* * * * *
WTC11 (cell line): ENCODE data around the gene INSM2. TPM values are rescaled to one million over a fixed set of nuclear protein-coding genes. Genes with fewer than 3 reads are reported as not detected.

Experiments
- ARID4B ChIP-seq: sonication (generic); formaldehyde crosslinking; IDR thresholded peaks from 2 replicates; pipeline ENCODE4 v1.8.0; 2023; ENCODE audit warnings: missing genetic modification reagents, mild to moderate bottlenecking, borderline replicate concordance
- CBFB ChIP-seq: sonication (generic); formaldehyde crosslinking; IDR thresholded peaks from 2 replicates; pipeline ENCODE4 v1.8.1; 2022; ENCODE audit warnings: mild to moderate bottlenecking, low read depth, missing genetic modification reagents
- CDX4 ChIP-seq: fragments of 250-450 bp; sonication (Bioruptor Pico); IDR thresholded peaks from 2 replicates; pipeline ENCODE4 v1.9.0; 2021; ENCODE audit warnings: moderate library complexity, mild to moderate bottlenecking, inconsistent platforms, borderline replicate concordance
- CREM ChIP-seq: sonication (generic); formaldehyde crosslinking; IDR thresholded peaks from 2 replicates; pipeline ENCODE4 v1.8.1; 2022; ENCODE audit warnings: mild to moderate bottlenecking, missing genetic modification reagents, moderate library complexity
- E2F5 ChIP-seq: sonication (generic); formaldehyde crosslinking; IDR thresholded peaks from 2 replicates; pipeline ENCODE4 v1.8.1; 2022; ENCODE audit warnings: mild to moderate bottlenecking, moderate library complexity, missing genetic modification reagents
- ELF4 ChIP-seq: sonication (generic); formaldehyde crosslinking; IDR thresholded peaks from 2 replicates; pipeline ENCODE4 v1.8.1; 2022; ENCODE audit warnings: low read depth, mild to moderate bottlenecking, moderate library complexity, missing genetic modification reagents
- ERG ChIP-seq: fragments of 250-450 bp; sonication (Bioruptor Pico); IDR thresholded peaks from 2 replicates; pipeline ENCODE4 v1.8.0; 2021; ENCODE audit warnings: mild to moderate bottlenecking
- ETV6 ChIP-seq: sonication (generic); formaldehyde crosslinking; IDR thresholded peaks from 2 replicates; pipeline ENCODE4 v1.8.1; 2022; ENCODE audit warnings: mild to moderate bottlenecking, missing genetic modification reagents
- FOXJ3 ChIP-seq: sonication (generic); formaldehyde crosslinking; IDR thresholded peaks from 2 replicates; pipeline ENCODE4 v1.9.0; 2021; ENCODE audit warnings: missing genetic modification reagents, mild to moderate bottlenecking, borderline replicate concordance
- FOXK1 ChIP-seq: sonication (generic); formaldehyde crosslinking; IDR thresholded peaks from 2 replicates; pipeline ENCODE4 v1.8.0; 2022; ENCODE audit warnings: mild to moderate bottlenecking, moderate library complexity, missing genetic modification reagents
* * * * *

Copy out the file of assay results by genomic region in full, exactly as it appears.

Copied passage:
WTC11 (cell line): ENCODE data around the gene INSM2. TPM values are rescaled to one million over a fixed set of nuclear protein-coding genes. Genes with fewer than 3 reads are reported as not detected.

Experiments
- ARID4B ChIP-seq: sonication (generic); formaldehyde crosslinking; IDR thresholded peaks from 2 replicates; pipeline ENCODE4 v1.8.0; 2023; ENCODE audit warnings: missing genetic modification reagents, mild to moderate bottlenecking, borderline replicate concordance
- CBFB ChIP-seq: sonication (generic); formaldehyde crosslinking; IDR thresholded peaks from 2 replicates; pipeline ENCODE4 v1.8.1; 2022; ENCODE audit warnings: mild to moderate bottlenecking, low read depth, missing genetic modification reagents
- CDX4 ChIP-seq: fragments of 250-450 bp; sonication (Bioruptor Pico); IDR thresholded peaks from 2 replicates; pipeline ENCODE4 v1.9.0; 2021; ENCODE audit warnings: moderate library complexity, mild to moderate bottlenecking, inconsistent platforms, borderline replicate concordance
- CREM ChIP-seq: sonication (generic); formaldehyde crosslinking; IDR thresholded peaks from 2 replicates; pipeline ENCODE4 v1.8.1; 2022; ENCODE audit warnings: mild to moderate bottlenecking, missing genetic modification reagents, moderate library complexity
- E2F5 ChIP-seq: sonication (generic); formaldehyde crosslinking; IDR thresholded peaks from 2 replicates; pipeline ENCODE4 v1.8.1; 2022; ENCODE audit warnings: mild to moderate bottlenecking, moderate library complexity, missing genetic modification reagents
- ELF4 ChIP-seq: sonication (generic); formaldehyde crosslinking; IDR thresholded peaks from 2 replicates; pipeline ENCODE4 v1.8.1; 2022; ENCODE audit warnings: low read depth, mild to moderate bottlenecking, moderate library complexity, missing genetic modification reagents
- ERG ChIP-seq: fragments of 250-450 bp; sonication (Bioruptor Pico); IDR thresholded peaks from 2 replicates; pipeline ENCODE4 v1.8.0; 2021; ENCODE audit warnings: mild to moderate bottlenecking
- ETV6 ChIP-seq: sonication (generic); formaldehyde crosslinking; IDR thresholded peaks from 2 replicates; pipeline ENCODE4 v1.8.1; 2022; ENCODE audit warnings: mild to moderate bottlenecking, missing genetic modification reagents
- FOXJ3 ChIP-seq: sonication (generic); formaldehyde crosslinking; IDR thresholded peaks from 2 replicates; pipeline ENCODE4 v1.9.0; 2021; ENCODE audit warnings: missing genetic modification reagents, mild to moderate bottlenecking, borderline replicate concordance
- FOXK1 ChIP-seq: sonication (generic); formaldehyde crosslinking; IDR thresholded peaks from 2 replicates; pipeline ENCODE4 v1.8.0; 2022; ENCODE audit warnings: mild to moderate bottlenecking, moderate library complexity, missing genetic modification reagents